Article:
Please note that this post was written in July 2010 long before Leica launched the M9-P Sorry for any confusion!
It was a post card that I received from an elderly sailing friend that set me thinking about an M9 re-design. He had recently bought a new GPS to replace his trusty old one but was annoyed that it just did far too much. All he wanted was a few basics like the Longitude and Latitude. He couldn’t have cared less for maps and cross track error. His missive said that he was getting used to the GPS although it had far too many USELESS (in caps) functions.
For a long time now I have believed that we are being offered far too much of everything and it’s getting completely out of hand, almost as if manufacturers of electronic goods are showing off by installing so many functions that the instruction manual weighs more than the product! None of these extra functions make us any happier, nor is the end result any better. At best we are blindly trusting electronics to run our lives, at worst, we are losing any skill we once had as these ‘indispensible’ features do everything for us.
My last camera is a case in point. It was a Leica Digilux 2 and it was good. It took better pictures than me and for 95% of the time it was spot on. The bottom line is that I got lazy and my photos lost that certain ‘je ne c’est quoi’ so when the M9 was launched I thought, ‘great, here’s a chance to get back to basics’ but in fact even the M9 does far more than I will ever require from it.
So of course I played with the menu, considered the choices and set the camera up as I wanted. It even has profiles so you can easily get back to a previous setting that you liked. What happens in practice is that you forget to put the profile back to the one you normally use or the profile you think you are using has changed because you changed something somewhere else. Many times I took a picture only to realise I had only a black and white JPG and not a DNG. Having all these choices does not make me a better photographer, nor do I take better pictures and I’m certainly not faster either.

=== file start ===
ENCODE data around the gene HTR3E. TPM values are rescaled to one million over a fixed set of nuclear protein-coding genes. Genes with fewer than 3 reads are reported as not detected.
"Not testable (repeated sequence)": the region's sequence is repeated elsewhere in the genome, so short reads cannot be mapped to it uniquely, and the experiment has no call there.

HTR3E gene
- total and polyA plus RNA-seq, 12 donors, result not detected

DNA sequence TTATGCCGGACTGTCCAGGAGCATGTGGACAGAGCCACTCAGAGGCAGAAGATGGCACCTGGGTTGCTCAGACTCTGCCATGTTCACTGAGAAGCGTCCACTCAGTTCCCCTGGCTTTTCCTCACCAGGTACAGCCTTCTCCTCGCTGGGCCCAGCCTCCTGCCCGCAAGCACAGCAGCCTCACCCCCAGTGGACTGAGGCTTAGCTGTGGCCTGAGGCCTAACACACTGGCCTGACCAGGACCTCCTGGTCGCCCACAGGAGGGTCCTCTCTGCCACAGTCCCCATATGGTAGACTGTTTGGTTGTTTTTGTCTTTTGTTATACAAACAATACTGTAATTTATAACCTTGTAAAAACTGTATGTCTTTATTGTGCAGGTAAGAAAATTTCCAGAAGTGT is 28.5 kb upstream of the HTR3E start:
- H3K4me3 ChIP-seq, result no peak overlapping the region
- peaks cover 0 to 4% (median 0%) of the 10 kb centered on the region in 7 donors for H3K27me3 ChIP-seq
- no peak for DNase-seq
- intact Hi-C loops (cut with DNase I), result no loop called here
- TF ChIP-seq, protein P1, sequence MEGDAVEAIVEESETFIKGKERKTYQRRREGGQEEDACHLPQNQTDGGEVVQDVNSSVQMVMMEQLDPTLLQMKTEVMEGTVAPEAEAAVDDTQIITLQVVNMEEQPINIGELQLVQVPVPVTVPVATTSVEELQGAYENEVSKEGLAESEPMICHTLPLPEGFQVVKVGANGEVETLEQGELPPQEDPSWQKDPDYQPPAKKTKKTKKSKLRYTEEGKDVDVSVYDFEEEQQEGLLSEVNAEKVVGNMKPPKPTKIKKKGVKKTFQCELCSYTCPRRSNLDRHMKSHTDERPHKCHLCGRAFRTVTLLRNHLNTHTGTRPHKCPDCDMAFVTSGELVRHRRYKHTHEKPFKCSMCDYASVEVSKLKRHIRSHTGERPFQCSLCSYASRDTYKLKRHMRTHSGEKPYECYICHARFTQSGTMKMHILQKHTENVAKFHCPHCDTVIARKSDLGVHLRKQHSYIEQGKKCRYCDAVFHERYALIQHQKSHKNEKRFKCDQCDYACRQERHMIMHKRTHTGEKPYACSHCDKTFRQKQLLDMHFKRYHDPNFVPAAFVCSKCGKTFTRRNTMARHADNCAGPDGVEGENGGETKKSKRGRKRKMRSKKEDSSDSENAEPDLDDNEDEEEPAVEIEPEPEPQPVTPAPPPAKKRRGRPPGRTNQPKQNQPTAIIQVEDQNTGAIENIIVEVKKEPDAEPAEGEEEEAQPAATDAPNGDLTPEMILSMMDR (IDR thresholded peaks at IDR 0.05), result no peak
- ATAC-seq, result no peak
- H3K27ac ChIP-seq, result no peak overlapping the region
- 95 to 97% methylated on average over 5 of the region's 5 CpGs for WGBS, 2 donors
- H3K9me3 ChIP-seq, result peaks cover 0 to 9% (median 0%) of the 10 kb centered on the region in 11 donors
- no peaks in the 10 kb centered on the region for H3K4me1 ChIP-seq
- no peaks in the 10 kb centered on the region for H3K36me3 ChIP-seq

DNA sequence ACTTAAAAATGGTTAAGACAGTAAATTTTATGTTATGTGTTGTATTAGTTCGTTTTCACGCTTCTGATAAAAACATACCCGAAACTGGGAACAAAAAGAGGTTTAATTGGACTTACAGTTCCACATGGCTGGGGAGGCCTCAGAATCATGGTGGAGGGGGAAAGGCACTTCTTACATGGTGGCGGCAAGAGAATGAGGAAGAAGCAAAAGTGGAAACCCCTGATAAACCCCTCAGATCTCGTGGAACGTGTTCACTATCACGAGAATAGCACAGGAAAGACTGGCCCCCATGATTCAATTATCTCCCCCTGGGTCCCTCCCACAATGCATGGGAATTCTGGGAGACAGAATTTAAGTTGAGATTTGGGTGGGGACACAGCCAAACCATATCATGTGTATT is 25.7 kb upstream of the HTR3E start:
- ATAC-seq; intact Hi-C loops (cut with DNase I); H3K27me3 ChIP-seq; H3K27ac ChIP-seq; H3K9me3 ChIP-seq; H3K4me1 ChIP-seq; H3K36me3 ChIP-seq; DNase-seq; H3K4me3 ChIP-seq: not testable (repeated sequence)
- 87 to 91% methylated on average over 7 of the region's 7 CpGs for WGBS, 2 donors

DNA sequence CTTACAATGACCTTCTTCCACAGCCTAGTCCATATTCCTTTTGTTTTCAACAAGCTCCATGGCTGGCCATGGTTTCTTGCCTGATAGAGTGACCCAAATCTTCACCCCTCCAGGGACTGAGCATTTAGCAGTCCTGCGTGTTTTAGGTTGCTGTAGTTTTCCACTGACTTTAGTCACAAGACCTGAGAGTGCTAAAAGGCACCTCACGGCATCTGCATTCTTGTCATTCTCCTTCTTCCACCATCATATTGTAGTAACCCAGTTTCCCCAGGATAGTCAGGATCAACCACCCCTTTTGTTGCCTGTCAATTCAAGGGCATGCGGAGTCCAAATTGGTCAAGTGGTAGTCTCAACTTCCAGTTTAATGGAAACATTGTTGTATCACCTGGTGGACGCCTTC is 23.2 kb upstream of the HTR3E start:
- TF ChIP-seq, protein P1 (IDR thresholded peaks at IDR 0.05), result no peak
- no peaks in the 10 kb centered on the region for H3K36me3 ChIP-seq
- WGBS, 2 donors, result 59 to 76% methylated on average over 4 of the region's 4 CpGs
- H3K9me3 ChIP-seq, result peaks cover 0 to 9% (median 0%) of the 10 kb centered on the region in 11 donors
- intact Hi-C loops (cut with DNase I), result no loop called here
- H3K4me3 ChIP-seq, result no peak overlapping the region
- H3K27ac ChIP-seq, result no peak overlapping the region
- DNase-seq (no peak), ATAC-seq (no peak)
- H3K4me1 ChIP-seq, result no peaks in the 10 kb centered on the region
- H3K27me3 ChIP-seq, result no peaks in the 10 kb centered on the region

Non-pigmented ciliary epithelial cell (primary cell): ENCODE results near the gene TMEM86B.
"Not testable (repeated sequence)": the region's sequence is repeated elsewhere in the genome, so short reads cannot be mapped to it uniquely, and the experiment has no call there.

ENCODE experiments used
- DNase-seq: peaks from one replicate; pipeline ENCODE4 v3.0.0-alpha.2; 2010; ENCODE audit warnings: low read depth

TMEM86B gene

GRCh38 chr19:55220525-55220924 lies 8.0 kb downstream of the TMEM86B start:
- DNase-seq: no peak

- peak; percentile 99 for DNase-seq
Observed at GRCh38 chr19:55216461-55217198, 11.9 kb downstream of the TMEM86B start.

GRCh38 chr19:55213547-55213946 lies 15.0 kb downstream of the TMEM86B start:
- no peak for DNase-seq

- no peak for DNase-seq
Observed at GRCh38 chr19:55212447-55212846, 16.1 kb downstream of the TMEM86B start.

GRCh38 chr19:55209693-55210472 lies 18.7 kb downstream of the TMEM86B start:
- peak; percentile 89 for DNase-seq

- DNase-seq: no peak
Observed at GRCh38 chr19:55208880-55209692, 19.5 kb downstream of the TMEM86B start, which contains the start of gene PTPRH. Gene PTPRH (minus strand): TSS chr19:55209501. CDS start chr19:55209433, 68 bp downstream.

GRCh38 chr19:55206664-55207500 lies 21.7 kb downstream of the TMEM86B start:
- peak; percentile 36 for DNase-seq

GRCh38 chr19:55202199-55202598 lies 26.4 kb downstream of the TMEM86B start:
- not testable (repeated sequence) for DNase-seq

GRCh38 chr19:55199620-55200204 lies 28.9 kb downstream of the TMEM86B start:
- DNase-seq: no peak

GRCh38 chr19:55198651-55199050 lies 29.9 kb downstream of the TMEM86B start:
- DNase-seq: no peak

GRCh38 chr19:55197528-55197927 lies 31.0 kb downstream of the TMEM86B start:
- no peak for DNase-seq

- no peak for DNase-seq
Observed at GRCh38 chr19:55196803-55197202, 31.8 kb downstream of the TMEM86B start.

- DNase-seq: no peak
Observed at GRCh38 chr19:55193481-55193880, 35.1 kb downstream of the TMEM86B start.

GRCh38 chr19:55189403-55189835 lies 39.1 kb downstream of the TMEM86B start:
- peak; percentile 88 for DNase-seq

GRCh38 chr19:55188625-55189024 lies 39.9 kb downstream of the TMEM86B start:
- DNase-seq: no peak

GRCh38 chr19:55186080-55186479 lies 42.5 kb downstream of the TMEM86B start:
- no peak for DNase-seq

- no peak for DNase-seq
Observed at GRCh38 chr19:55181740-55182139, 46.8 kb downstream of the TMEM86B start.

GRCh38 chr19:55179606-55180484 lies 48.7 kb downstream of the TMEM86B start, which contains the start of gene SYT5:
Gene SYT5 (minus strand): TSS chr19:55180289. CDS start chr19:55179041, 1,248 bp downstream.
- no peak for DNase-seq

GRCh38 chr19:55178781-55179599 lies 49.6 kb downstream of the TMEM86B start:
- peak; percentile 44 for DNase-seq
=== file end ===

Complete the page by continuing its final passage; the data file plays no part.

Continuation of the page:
I tried an experiment with the M9. I imagined it was my beloved old M3 and all I had to play with was the shutter speed, lens aperture and composition. It was a revelation. I found that I didn’t even need the light meter after a while, the human eye being surprisingly good with practice. My pictures suddenly looked better to me. It might only have been because they were taken by me and not by an electronic brain. There might have been something subconscious in my subject that no computer could see. A sixth sense which made me stop down a little more than the camera might have done, but which gave a completely different result.
Take the M9, a simply awesome camera but still way too complicated and I believe that it’s too far from Leica’s philosophy to be quite right. No doubt Leica themselves thought that no one would cough up £5000 for a body that didn’t try to justify it’s high price with impressive electronics. But I beg to differ. Having used the M9 for half a year I would be quite happy if it didn’t have any of the features and I don’t think I will be alone here.
For decades about the most technical advancement any M user had was a light meter. We had no choice about ISO, you put a film in and lived with it until it was used. None of these restrictions stopped people taking amazing pictures with their M cameras. So I’m going to suggest something that will surprise many but may well be applauded by others. See what you think, and please comment so we can get a consensus.